Once you understand these four factors of good night photography you have the tools and expertise to capture the shots you want!
How to capture night trails
One of the best ways to enjoy night photography is to capture a long exposure with light moving through the scene. How to do this is relatively straightforward.
You will need a tripod. Turn the camera’s mode dial to ‘manual’ or ‘bulb’ shooting mode and use a slow shutter speed (5-30 seconds) for a longer exposure. Use your camera’s self-timer or a cable release to take the photo with absolutely no blurring. Experiment with different times for different results!
What is light painting?
Light painting is an imaging technique that uses a moving light source to add light to an under-illuminated subject while taking a long-exposure photograph. A scene or object can be brought to life by painting with a single beam of light!
How to create a light painting
- Set your camera mode to either manual or bulb.
- Set the shutter speed to 30 seconds.
- Set the aperture or F-stop to 8 or 10.
- Set the ISO to 100.
- Be sure to choose a location with little light.
- Practice – you will not get it right the first time!
How to capture stars
There are two ways to capture stars: long exposure (light trails) or short exposure (no movement).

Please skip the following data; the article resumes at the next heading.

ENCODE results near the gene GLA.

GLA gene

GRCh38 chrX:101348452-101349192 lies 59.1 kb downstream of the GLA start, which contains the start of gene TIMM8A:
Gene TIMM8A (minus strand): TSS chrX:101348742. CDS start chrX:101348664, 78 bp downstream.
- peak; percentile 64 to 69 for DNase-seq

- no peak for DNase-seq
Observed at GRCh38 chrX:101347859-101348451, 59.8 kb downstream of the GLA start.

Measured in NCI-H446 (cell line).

The maximum exposure time without noticeable movement is limited to about 15 seconds. In order to capture still stars in focus, you’ll need a clear night with bright shining stars. Use the widest aperture possible, e.g. f/2.8 and set your shutter speed between 15 and 20 seconds. You’ll need to experiment with ISO levels — 100 or 200 ISO is ideal to minimise noise levels, but you may need to push it up a bit to get the exposure you want.
- Set your camera to manual.
- Aperture at f/2.8 (if your lens doesn’t have f/2.8, use the largest aperture available).
- Shutter speed maximum to stop movement of stars.
- Set ISO to 3200.
- Set white balance to Kelvin temperature 3400 to 4400 or as desired.
How to shoot star trails
To capture star trails you will need to set your aperture to f11 – 16 and the ISO to 100 or lower, if possible. You will need to find a location with next to zero light pollution, and you will also need a tripod. Then you will need to set the camera to infinity focus.
Infinity focus is the opposite of a narrow depth of field. Opening your aperture creates a narrower area of focus, which helps you to isolate subjects by keeping foreground and background elements out of focus. Infinity focus is like an extraordinarily wide depth of field. When your lens is focused to infinity, then everything in your frame will be in focus no matter how distant it is to your lens.
Set up your camera, pop it on a tripod, set the ISO to 100, set the lens to infinity focus, find a nice dark area free of light pollution. Using bulb mode and a higher f-stop number aim for as long as an exposure as possible.